A second form, is unconscious racism, the implicit biases a person holds (see The Daily Beast rebuttal of the White Privilege essay written by a white male Princeton student) and microaggressions—“brief and commonplace daily verbal or behavioral indignities, whether intentional or unintentional, that communicate hostile, derogatory, or negative racial slights and insults that potentially have a harmful or unpleasant psychological impact on the target person or group”2. Think about the “I, Too, Am” campaigns, started at Harvard and replicated at NYU and Oxford.
Our Life’s Course Shapes Our Health
Maternal stress is a risk factor for low birth weight and other unfavorable birth outcomes, independent of poverty and poor nutrition 3,4. James W. Collins and Richard J. David at Northwestern University have proposed that the cumulative stress created in women’s bodies after decades of dealing with racism is responsible for the large share of the disparities found in birth outcomes of African American families.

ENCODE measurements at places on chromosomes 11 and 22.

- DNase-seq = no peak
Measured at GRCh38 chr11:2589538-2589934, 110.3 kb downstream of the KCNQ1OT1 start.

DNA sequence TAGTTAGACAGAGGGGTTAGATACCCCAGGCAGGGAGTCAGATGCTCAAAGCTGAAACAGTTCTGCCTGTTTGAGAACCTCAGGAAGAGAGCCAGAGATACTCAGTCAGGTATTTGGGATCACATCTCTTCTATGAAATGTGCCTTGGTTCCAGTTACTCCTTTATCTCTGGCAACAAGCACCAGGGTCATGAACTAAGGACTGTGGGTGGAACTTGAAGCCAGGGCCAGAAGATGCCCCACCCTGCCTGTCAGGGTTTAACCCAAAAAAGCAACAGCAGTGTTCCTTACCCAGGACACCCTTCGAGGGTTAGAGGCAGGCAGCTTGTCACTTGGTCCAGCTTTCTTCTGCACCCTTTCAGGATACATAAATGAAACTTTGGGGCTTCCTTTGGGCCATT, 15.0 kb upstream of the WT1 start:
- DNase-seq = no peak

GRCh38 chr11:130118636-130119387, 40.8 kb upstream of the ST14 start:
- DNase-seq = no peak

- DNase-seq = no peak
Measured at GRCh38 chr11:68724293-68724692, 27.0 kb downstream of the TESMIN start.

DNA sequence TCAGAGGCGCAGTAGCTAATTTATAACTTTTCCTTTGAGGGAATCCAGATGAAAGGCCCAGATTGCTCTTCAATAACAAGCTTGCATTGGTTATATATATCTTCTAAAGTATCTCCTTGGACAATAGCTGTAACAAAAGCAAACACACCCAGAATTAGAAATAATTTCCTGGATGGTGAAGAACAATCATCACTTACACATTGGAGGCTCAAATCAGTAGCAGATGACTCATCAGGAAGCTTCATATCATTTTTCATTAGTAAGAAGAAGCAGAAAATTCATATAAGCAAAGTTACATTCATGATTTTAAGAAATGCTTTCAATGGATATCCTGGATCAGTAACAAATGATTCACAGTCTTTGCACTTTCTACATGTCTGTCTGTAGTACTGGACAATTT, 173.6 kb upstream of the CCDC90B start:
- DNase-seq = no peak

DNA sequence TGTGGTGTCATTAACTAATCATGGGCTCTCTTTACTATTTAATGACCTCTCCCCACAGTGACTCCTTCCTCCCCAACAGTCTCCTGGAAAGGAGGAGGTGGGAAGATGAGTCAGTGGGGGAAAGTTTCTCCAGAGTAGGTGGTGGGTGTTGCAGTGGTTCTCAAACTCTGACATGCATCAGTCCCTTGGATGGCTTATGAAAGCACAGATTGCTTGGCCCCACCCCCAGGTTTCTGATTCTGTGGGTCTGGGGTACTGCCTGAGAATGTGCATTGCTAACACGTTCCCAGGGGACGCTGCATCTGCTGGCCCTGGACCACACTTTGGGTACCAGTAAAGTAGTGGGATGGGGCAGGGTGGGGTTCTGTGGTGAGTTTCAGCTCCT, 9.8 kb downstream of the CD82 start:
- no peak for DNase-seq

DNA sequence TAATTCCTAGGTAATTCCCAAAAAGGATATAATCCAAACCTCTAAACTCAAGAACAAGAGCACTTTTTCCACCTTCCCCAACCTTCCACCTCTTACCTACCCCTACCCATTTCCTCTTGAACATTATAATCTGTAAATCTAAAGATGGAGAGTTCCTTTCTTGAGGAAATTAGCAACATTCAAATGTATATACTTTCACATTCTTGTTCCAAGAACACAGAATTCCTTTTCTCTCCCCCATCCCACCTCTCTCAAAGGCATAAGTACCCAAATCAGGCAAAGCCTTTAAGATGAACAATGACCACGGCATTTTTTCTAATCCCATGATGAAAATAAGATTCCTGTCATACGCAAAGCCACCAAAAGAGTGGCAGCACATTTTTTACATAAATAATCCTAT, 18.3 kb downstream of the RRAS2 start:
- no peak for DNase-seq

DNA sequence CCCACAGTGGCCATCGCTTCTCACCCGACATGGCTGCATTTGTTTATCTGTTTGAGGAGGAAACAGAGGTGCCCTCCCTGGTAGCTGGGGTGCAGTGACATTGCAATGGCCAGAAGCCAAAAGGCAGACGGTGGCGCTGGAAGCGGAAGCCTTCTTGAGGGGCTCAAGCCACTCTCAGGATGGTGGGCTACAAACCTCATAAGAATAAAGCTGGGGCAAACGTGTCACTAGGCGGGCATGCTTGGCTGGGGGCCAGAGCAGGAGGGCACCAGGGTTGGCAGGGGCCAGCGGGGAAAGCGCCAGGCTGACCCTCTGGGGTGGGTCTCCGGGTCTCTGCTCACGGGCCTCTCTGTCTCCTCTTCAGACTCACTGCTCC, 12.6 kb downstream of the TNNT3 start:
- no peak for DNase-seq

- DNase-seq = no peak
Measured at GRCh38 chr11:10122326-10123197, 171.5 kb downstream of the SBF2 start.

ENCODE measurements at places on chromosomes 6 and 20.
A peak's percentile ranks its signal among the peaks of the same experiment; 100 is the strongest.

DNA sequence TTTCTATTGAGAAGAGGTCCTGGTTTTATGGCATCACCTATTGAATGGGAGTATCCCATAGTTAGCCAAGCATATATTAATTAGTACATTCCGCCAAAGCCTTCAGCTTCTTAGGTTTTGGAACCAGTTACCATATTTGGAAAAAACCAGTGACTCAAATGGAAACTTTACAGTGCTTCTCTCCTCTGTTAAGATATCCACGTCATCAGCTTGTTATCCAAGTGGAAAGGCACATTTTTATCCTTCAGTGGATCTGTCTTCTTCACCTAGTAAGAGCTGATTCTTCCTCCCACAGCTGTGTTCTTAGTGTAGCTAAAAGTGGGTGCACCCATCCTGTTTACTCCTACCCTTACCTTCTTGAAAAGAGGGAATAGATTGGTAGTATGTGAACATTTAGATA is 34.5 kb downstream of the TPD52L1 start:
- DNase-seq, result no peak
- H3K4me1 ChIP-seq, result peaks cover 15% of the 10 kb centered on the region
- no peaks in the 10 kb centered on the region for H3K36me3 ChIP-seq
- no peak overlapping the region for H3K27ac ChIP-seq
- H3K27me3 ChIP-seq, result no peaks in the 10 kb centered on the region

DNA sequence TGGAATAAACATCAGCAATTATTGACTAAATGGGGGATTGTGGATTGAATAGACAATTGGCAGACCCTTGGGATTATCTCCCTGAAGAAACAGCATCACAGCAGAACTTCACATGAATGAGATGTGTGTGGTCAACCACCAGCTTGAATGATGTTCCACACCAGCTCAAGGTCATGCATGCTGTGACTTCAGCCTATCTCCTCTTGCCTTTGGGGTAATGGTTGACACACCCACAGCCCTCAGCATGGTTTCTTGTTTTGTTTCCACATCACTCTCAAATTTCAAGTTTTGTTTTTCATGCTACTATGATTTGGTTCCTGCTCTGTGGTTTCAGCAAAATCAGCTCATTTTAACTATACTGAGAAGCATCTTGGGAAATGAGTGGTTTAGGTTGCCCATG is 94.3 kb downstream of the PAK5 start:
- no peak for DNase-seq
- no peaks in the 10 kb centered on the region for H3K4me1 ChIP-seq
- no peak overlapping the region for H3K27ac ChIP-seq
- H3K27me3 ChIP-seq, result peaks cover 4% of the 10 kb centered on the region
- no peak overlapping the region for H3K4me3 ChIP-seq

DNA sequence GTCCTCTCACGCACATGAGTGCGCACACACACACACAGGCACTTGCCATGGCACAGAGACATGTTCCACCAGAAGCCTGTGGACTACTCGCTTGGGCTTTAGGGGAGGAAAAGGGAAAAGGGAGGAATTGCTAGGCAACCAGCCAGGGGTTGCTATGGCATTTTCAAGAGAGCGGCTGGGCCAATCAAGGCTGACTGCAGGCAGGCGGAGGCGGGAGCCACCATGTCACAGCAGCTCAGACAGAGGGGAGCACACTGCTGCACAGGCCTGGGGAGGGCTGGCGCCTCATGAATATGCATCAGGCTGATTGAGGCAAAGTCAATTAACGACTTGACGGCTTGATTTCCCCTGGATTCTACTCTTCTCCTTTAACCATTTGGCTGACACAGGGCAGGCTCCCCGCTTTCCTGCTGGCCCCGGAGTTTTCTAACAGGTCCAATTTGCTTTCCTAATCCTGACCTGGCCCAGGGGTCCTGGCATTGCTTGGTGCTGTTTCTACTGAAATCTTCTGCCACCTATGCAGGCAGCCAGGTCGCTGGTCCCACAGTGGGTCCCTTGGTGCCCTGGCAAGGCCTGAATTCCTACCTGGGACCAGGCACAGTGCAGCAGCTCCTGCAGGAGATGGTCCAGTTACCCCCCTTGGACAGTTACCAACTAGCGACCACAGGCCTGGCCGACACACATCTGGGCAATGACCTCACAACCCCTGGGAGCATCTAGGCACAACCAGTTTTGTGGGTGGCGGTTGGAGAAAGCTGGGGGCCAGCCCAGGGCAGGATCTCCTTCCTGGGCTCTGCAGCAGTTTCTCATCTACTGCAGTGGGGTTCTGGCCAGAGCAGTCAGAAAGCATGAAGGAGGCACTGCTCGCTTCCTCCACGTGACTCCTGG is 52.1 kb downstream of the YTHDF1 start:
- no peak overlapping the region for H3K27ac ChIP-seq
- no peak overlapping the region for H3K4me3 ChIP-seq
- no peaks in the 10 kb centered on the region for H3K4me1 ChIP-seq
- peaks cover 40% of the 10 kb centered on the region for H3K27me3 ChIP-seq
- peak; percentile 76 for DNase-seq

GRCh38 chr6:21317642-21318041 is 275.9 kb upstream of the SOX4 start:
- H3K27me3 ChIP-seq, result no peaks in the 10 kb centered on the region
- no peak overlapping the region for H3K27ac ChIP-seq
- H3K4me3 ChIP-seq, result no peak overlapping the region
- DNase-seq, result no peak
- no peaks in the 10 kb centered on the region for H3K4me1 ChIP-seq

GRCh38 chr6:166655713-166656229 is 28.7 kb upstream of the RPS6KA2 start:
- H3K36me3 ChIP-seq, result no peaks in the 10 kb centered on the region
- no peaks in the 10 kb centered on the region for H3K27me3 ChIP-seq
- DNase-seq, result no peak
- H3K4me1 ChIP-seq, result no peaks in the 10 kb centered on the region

In Social and Behavioral Dimensions of Public Health we covered the life-course perspective and the concept of allostatic load: “the cumulative wear and tear, physiologically, on the body as a result of chronic exposure to the stress response” 5. They attempt to explain how life experiences (including poverty, social support and environmental, genetic and psychosocial factors) shape health across a person’s lifetime and potentially across generations. Latendresse (2009) discusses how stress and allostatic load may explain poor perinatal outcomes resulting from maternal stress 6.
The stress of racism is increasingly becoming recognized as a key determinant of health and epidemiological studies show associations between self-reported racism and poor health 7. Of course association does not imply causation but a growing body of literature suggests that discrimination is associated with worse mental and physical health including anxiety and depression (for reviews see 7-9).
The physiological stress response, responsible for the “fight or flight” response, involves the release of hormones (including cortisol, corticotrophin-releasing hormone and adrenocorticotropin) by the hypothalamic-pituitary-adrenal axis and the release of catecholamines by the autonomic nervous system 10. A causal effect of maternal stress on birth outcomes has been demonstrated in animal models, supporting the epidemiological associations. Adult offspring of mothers stressed in a variety of ways, exhibit physiological changes and altered brain function and behavior (Choe et al, 2011; Chung et al, 2005; Son et al 2006, 2007, Mueller & Bale, 2008; Weinstock, 2008). The mechanism involves changes in the hypothalamic pituitary adrenal axis (HPA) and elevated cortisol levels and can result in long term effects in the offspring.